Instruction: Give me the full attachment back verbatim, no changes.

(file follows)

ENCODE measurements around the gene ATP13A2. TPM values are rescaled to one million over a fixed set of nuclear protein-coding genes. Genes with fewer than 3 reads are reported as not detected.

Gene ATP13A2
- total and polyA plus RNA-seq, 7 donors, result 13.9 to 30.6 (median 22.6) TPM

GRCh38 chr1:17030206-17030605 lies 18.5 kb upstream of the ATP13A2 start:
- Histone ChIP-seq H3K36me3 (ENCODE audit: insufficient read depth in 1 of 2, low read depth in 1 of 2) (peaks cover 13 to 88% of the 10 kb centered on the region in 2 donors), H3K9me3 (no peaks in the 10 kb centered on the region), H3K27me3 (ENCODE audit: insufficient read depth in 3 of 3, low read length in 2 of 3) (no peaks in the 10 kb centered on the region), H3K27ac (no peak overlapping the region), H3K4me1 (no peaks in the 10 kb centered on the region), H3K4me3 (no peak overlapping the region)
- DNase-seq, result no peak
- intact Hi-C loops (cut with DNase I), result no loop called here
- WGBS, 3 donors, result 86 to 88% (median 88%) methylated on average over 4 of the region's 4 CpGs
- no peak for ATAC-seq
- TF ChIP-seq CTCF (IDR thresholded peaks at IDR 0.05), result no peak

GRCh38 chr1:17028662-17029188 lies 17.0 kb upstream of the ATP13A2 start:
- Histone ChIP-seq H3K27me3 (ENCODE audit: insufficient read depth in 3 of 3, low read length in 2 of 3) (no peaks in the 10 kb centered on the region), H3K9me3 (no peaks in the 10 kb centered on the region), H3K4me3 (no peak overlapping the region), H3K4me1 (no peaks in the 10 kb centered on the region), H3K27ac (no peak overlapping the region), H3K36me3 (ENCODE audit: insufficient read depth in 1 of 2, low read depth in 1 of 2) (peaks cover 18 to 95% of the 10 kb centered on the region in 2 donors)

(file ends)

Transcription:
ENCODE measurements around the gene ATP13A2. TPM values are rescaled to one million over a fixed set of nuclear protein-coding genes. Genes with fewer than 3 reads are reported as not detected.

Gene ATP13A2
- total and polyA plus RNA-seq, 7 donors, result 13.9 to 30.6 (median 22.6) TPM

GRCh38 chr1:17030206-17030605 lies 18.5 kb upstream of the ATP13A2 start:
- Histone ChIP-seq H3K36me3 (ENCODE audit: insufficient read depth in 1 of 2, low read depth in 1 of 2) (peaks cover 13 to 88% of the 10 kb centered on the region in 2 donors), H3K9me3 (no peaks in the 10 kb centered on the region), H3K27me3 (ENCODE audit: insufficient read depth in 3 of 3, low read length in 2 of 3) (no peaks in the 10 kb centered on the region), H3K27ac (no peak overlapping the region), H3K4me1 (no peaks in the 10 kb centered on the region), H3K4me3 (no peak overlapping the region)
- DNase-seq, result no peak
- intact Hi-C loops (cut with DNase I), result no loop called here
- WGBS, 3 donors, result 86 to 88% (median 88%) methylated on average over 4 of the region's 4 CpGs
- no peak for ATAC-seq
- TF ChIP-seq CTCF (IDR thresholded peaks at IDR 0.05), result no peak

GRCh38 chr1:17028662-17029188 lies 17.0 kb upstream of the ATP13A2 start:
- Histone ChIP-seq H3K27me3 (ENCODE audit: insufficient read depth in 3 of 3, low read length in 2 of 3) (no peaks in the 10 kb centered on the region), H3K9me3 (no peaks in the 10 kb centered on the region), H3K4me3 (no peak overlapping the region), H3K4me1 (no peaks in the 10 kb centered on the region), H3K27ac (no peak overlapping the region), H3K36me3 (ENCODE audit: insufficient read depth in 1 of 2, low read depth in 1 of 2) (peaks cover 18 to 95% of the 10 kb centered on the region in 2 donors)